You can also use group chords for group work. Allow each time group to develop its own cooperation agreements. This can help relieve the stress of ambiguous expectations of group work, help students engage for themselves and resolve conflicts together. There are many ways to create a group agreement. To decide on the best method, you need to consider the length of the workshop and whether the team will work long (for example. B project teams), if the topic is controversial and leads to disagreements and mixed opinions, how much time you have and whether you need to work with a new group and develop some form of trust or relationship with the team. If you work with the group again, the agreement should be retained for future meetings or workshops (particularly important for project teams). Whenever you do a workshop or meeting with the group, you should check the group agreement and make sure everyone is always satisfied. If something has to change, change it.

Remember that the team and the best of them in the time you have. And don`t forget that newcomers or infirmities didn`t agree, so take the time to explain and ask for their consent to the agreement (you can always do it in one break). If you want to change it, you have a discussion with the whole group until everyone agrees. If problems or conflicts arise during the workshop, you can stop them and refer them to the agreement established by the group at the beginning. (z.B. we all agreed to listen to others and allow them to share their ideas…). Trust the group to cover most of the things they need to work well together. If, towards the end of the segment, you feel that some important chords are missing, you only offer one or two supplements. Check whether or not the group wants to adapt your proposals. The key question for a group that makes agreements is not to reinterpret what people offer. If you are helping with the formulation process, make sure the group is always happy once the words are written! Notice the body language. Consent is often given by a nod, but not always.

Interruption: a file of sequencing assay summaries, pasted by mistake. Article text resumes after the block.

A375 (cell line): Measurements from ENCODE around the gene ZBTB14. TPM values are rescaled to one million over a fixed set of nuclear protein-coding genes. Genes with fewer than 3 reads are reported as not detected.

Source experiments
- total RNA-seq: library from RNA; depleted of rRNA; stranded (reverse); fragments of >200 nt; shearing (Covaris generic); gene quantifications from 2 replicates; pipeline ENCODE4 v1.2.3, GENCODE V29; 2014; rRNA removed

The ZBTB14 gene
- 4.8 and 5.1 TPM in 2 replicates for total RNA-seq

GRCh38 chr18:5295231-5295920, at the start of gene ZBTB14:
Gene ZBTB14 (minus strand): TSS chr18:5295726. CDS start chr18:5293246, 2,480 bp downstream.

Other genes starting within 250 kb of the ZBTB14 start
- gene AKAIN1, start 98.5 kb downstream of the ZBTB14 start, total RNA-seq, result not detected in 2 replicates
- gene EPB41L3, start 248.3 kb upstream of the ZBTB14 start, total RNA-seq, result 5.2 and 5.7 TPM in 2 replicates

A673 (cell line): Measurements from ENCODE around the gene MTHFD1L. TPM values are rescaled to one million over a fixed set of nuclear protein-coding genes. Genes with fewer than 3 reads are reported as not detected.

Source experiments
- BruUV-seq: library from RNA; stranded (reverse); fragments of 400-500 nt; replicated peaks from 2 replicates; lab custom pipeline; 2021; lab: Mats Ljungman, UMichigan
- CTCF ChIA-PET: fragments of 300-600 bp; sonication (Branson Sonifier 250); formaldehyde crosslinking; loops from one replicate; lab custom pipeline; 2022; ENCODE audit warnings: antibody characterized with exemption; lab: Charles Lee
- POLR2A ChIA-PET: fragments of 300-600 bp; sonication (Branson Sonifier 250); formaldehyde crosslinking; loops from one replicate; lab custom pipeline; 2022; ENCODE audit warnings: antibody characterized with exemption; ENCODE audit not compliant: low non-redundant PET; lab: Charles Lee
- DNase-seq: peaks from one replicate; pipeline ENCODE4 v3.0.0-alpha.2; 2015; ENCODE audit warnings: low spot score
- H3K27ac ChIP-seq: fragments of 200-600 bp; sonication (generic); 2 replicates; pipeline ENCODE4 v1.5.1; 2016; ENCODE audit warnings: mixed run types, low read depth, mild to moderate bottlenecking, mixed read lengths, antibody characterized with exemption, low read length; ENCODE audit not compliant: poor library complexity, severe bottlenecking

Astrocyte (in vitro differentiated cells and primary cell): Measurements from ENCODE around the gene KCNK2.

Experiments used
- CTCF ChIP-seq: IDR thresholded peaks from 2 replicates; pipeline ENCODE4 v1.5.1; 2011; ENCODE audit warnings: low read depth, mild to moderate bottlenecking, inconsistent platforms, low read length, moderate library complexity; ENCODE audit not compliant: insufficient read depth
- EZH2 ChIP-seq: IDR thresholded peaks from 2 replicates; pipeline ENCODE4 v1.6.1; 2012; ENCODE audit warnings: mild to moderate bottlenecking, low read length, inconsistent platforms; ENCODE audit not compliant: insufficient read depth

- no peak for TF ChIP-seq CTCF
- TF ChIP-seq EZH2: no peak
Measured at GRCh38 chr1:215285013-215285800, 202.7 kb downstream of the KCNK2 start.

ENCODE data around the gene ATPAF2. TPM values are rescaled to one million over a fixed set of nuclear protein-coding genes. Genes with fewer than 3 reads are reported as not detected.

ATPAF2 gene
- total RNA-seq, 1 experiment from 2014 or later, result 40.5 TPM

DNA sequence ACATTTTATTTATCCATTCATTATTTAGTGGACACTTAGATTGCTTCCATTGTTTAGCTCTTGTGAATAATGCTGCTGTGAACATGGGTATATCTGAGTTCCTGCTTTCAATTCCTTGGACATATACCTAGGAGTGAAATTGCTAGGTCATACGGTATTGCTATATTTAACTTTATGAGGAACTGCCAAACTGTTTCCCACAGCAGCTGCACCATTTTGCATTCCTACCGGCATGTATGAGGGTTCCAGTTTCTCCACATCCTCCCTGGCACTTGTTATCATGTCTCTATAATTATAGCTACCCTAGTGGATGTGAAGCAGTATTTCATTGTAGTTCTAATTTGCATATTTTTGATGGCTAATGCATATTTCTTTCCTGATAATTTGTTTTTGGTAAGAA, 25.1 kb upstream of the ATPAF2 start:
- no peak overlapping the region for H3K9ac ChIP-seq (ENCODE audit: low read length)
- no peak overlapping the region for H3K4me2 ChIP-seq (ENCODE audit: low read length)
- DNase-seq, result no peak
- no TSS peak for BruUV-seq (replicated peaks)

People sometimes think and can agree, but show no outward signs. Beware of signs of disagreements – folded arms, scowls; Audible sighs or eye bearings in extreme cases. If this happens, don`t be afraid to check it out. Sometimes participants do not respect the community agreements they put in place for themselves and for others. If this happens, it facilitates everyone`s consent to a particular behaviour. As a training manager or course facilitator, you can report disrespect and ask the class together how they plan to do it. Or you can refer to the agreement and ask the person to change their behaviour so that it is consistent with the agreements. Both are useful, and what you do depends on the time you have and the ubiquity of the problem. The more you can democratize implementation, the more buy-ins you will likely have, so remember that this is an exercise in establishing a common responsibility rather than exensing your authority. Oakley, B., Felder, R.M., Brent, R., Elhaji, I.

(2004). The transformation of student groups into effective teams. Journal of Student Centered Learning, 2 (1), 9-34. The most important thing is that the group agreement is decided by the group. As a moderator, you should set up the process and point it in the right direction, but behavioral statements must be determined by the group.